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$3.48 per serving
Ready in 30 minutes
Spoonacular Score: 95%
Southwestern Stuffed Peppers requires roughly 30 minutes from start to finish. One portion of this dish contains about 10g of protein, 25g of fat, and a total of 568 calories. For $3.48 per serving, this recipe covers 26% of your daily requirements of vitamins and minerals. This recipe serves 4. Head to the store and pick up salt and pepper, rice, cream, and a few other things to make it today. It is a good option if you're following a gluten free and vegetarian diet. A few people made this recipe, and 84 would say it hit the spot. Overall, this recipe earns a super spoonacular score of 92%. Southwestern Stuffed Peppers, Southwestern Stuffed Peppers, and Southwestern Stuffed Peppers are very similar to this recipe.
Read the detailed instructions on Macheesmo
Some bouillon/stock products contain gluten, some don't. If you are following a gluten-free diet, always read product labels carefully.
If you are concerned about BPA-linings in canned products, look for tomato products packaged in glass, as acidic foods like tomatoes are more likely to leach BPA from the lining. You might also look for low-sodium versions or the label "no salt added" to cut down on unnecessary sodium.
Although the body needs salt to survive, most of us get too much. The problem with consuming too much salt (what chemists call "sodium chloride") is actually the sodium part, which is why people concerned about high blood pressure go on low-sodium diets. If you are trying to reduce salt in your diet, you can try salt substitutes like potassium chloride or try to make do with less salt by using more black pepper, herbs, and spices.
Since most of its calories come from fat, sour cream has a bad reputation for being an unhealthy food. However, fat is an important part of the diet and studies suggest people who eat full fat dairy are thinner than those who reach for reduced fat products. That said, fat has more calories per gram than carbohydrates or protein, so if you are counting calories to lose weight, you might want to try substituting greek yogurt for some of the sour cream in recipes that call for a lot of it.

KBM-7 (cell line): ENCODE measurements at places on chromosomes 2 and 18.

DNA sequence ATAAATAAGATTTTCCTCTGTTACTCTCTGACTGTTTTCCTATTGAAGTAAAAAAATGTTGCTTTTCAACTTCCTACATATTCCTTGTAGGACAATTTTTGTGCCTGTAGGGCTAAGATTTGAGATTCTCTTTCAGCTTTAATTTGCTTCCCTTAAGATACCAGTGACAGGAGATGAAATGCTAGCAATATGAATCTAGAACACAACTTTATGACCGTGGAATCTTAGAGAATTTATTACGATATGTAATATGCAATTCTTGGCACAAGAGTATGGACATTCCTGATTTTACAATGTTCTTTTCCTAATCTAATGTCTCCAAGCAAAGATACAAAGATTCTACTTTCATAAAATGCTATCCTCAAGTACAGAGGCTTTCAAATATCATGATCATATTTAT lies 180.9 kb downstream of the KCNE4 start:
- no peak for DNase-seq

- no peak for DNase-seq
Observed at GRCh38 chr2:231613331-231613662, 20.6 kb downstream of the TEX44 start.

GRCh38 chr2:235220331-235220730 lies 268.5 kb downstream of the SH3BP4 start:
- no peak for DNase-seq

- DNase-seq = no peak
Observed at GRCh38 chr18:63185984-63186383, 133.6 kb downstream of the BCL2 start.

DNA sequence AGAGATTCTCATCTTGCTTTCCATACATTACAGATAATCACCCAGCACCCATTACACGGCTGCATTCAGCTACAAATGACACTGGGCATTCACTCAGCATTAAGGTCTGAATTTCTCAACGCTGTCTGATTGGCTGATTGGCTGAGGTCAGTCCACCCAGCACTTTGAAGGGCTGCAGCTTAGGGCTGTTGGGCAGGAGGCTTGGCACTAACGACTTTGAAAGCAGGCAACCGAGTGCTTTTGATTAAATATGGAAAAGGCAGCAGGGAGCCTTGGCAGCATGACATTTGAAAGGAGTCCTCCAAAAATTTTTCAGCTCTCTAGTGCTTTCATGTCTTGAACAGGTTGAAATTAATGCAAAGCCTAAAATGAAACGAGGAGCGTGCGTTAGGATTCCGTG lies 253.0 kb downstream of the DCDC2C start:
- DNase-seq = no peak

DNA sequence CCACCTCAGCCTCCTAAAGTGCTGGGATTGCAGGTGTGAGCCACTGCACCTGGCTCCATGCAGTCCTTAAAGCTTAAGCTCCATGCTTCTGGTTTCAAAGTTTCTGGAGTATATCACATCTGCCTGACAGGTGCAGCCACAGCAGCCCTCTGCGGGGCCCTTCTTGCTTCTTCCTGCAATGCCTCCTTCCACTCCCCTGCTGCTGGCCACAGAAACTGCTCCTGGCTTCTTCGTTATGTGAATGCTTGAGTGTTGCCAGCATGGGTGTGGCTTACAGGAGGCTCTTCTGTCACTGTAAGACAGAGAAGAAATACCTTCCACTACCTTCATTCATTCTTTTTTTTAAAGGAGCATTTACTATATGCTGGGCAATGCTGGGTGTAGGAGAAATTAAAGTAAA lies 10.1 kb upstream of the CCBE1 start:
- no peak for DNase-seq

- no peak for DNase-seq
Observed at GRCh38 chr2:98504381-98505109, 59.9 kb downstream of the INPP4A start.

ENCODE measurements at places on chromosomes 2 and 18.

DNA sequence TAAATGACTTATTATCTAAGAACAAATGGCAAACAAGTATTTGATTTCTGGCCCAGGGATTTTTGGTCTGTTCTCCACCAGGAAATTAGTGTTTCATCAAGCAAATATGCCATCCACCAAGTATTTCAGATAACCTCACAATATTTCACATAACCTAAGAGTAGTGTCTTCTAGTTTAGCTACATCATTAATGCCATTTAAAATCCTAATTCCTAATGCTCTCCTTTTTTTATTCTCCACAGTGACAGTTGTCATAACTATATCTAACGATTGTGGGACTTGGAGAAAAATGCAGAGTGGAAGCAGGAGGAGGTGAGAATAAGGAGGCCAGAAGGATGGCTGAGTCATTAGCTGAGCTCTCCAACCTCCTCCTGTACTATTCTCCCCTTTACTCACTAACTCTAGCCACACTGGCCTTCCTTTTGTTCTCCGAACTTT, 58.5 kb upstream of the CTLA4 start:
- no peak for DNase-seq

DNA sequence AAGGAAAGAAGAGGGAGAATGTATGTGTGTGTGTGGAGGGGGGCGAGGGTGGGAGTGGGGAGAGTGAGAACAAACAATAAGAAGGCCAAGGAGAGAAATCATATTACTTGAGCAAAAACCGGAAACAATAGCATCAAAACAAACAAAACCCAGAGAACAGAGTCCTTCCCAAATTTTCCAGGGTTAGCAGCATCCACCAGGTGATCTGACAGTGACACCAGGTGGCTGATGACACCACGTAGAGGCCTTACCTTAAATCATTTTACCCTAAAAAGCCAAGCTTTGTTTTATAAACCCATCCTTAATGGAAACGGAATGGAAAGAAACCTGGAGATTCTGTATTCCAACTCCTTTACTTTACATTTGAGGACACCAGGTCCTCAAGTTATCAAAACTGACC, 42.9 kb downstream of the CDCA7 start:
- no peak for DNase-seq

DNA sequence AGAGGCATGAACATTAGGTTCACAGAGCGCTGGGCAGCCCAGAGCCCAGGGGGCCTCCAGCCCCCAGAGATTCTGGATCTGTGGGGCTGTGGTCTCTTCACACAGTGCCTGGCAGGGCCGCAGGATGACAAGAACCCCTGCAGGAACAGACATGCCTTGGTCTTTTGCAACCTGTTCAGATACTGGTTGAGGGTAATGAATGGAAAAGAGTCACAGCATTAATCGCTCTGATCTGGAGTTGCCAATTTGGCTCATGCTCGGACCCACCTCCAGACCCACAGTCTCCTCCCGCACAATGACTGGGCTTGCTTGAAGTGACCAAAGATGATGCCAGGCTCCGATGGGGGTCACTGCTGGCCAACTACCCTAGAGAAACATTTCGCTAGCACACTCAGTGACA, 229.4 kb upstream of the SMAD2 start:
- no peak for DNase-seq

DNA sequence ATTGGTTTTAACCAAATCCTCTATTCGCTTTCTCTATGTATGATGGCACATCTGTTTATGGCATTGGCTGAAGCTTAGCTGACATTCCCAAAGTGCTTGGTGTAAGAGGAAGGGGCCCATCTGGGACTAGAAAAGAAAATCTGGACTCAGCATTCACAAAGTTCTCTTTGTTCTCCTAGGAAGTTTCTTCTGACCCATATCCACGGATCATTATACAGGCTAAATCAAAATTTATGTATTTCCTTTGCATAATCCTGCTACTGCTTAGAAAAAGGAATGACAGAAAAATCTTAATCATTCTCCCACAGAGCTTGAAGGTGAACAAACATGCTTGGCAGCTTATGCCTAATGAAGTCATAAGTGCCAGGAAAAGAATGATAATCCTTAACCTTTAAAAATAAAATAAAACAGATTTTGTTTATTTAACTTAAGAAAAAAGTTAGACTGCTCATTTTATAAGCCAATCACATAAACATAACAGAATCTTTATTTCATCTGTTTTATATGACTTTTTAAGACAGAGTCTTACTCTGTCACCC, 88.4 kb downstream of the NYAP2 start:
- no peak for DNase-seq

Avocados are one of the "clean fifteen", so you don't have to buy them organic if you don't want to spend the extra dough.
Most dairy products stay good well past their sell-by date. Instead of throwing out perfectly safe food that is just a few days or maybe even a week or two old, make sure the product smells fine, has a normal texture, and doesn't taste funny. Sniff testing isn't exactly rocket science and it can keep you from wasting food (and money).
If you're buying an avocado to use for dinner tonight, make sure you choose a ripe one! Find an avocado that is soft enough to press your fingertips into. If it's too firm, it's not ripe. If it's almost smooshy, it's too ripe. The perfect avocado can be hard to find in stores, so you might have to buy your avocados in advance and ripen them at home. To speed up the ripening process, put the avocados in a paper bag with an apple or banana. It really works!
If you're using olive oil to cook at high temperatures, make sure that the olive oil you're using has a high smoke point because heating an oil past its smoke point can ruin the flavor and even release harmful compounds into your dish. Many people recommend saving extra-virgin olive oil for cold dishes or for adding the finishing touch to a warm dish. You could also use canola oil, coconut oil, or another good high-temperature oil to be on the safe side.
To prevent curdling, take sour cream of the fridge well in advance and only add it to hot soups or sauces once it has reached room temperature and once the soup/sauce has cooled down a bit.
You should not store your onions with your potatoes because the gases they emit will make each other spoil faster. For more information about selecting and storing onions, check out this lesson about onions in the academy.